About “Cold Creek Falls”
“Cold Creek Falls” was one of those obscure waterfalls that felt to us like it was our own little private waterfall to enjoy in seclusion.
This seclusion and tranquility was even more amazing considering how close it was to the busy Hwy 38 running between Redlands and Big Bear Lake.
Even though the 15-20ft falls itself wasn’t particularly impressive (as you can see from the photo above), it had put us in a relaxed mood.
We even got to enjoy our little daughter playing in a snow patch next to the falls while having the place all to ourselves.
This most certainly wouldn’t have been the case with a more impressive waterfall like Big Falls further down the mountain.
Obscure Waterfall By An Obscure Road
We were only made aware of this waterfall after consulting Ann Marie Brown’s book about California Waterfalls.
However, in her entry, she had called the falls “Mill Creek Road Falls” as it was right off the Mill Creek Road when she had made her visit.
During our visit, we noticed that the same road she was referring to was now called Middle Control Road.
And as much as I was compelled to call this the “Middle Control Road Falls”, I had noticed on GoogleMaps that this waterfall was actually on Cold Creek.
Therefore, I decided to go with calling this falls “Cold Creek Falls” though I put the quotes around it since it’s an unofficial name.
Also contrasting with Brown’s experience, the road leading down to the falls was actually open to traffic.
At first we didn’t realize this when we were about to walk down this unpaved road as she had done.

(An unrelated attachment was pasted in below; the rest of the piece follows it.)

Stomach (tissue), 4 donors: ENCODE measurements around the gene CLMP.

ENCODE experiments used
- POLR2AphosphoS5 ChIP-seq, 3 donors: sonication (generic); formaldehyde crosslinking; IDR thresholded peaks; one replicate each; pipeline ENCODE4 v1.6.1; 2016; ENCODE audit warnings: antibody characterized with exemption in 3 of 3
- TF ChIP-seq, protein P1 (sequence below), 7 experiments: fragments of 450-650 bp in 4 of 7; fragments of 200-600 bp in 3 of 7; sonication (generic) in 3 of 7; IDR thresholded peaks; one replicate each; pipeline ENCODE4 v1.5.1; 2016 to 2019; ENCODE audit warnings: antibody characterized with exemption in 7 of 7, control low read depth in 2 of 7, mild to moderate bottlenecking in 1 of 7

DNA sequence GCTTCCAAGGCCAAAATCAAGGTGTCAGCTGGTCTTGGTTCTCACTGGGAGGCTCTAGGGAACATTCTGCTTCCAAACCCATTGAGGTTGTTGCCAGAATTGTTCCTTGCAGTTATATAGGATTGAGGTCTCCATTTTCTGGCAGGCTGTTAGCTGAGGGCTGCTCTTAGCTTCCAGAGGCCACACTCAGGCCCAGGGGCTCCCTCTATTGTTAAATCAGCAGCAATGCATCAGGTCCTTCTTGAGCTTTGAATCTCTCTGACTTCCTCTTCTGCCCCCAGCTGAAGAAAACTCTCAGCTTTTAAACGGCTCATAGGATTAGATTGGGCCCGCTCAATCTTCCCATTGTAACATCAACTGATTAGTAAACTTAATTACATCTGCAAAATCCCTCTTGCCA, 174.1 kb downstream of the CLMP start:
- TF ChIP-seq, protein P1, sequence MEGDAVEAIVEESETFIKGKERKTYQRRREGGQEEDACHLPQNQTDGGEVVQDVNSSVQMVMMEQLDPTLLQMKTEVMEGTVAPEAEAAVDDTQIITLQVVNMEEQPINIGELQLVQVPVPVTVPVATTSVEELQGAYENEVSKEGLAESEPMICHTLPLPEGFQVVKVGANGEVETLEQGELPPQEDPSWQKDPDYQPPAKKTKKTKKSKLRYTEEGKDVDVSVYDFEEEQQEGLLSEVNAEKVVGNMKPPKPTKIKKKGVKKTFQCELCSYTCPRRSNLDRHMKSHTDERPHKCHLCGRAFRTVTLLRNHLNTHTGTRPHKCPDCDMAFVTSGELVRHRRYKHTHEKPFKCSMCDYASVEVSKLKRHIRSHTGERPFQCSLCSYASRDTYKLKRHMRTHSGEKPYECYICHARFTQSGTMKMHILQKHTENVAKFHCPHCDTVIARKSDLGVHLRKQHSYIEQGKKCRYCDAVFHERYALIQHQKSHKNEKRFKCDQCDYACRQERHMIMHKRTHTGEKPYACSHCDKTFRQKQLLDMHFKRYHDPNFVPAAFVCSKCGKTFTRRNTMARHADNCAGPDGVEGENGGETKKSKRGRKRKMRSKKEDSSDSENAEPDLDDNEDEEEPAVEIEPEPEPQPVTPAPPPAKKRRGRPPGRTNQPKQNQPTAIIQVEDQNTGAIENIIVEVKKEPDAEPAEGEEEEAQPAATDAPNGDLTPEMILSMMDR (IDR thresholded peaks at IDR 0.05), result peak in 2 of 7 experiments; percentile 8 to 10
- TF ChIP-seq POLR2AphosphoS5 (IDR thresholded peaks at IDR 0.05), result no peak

But that wasn’t until we saw someone driving a Camry go down the road in front of us.
So after having seen that, we then decided to just follow their lead and drive the narrow and bumpy road ourselves.
That was when we found this waterfall spilling right besides a hairpin bend on the road, which for all intents and purposes meant that “Cold Creek Falls” was a drive-to waterfall.
Experiencing “Cold Creek Falls”
“Cold Creek Falls” gently made its way down some hard bare rocks within a shadowy little north-facing corner.
It still had a fairly sizable patch of snow next to it (which our daughter enjoyed playing in very much) during our early March 2015 visit.
While the falls had pretty low flow, I suspect it would probably have a short season that’s completely dependent on the snow conditions and the subsequent thaw when the snowfall ends.
In our case, we had experienced high temperatures almost a week after the latest significant storm in a drought year.
So I would have expected maximal snowmelt at the time of our visit, which gives you an idea of how ephemeral this waterfall can be.
Overall, this little spot made for a nice diversion though admittedly, it probably wouldn’t be worth going out of the way for it.
In fact, after we had our fill of this waterfall, we made the detour to the nearby Big Falls before heading home.
“Cold Creek Falls” resides near Angelus Oaks and Forest Falls in San Bernardino County, California. To my knowledge, it is unincorporated and not administered by an official authority. For information or inquiries about the area as well as current conditions, you can try to visit the San Bernardino National Forest website.
We managed to find “Cold Creek Falls” about 0.6 miles from the start of Middle Control Road (formely Mill Creek Road).
To get here, we had to make the 90- to 120-minute drive from Los Angeles to Angelus Oaks via the 210 Freeway, then the Hwy 38.
Hwy 38 passed through some suburban developments in Redlands before twisting its way up the mountains on the way to the community of Angelus Oaks in another 15 miles (or about 5.3 miles past the turnoff for Valley of the Falls Road).
Middle Control Road leaves Hwy 38 from a very large pullout on the left almost immediately beyond the Angelus Oaks General Store and Lodge at the far northern end of the village.
It’s worth noting that had we continued driving up Hwy 38, we would wind up at Big Bear Lake after 35 miles (about an hour drive).
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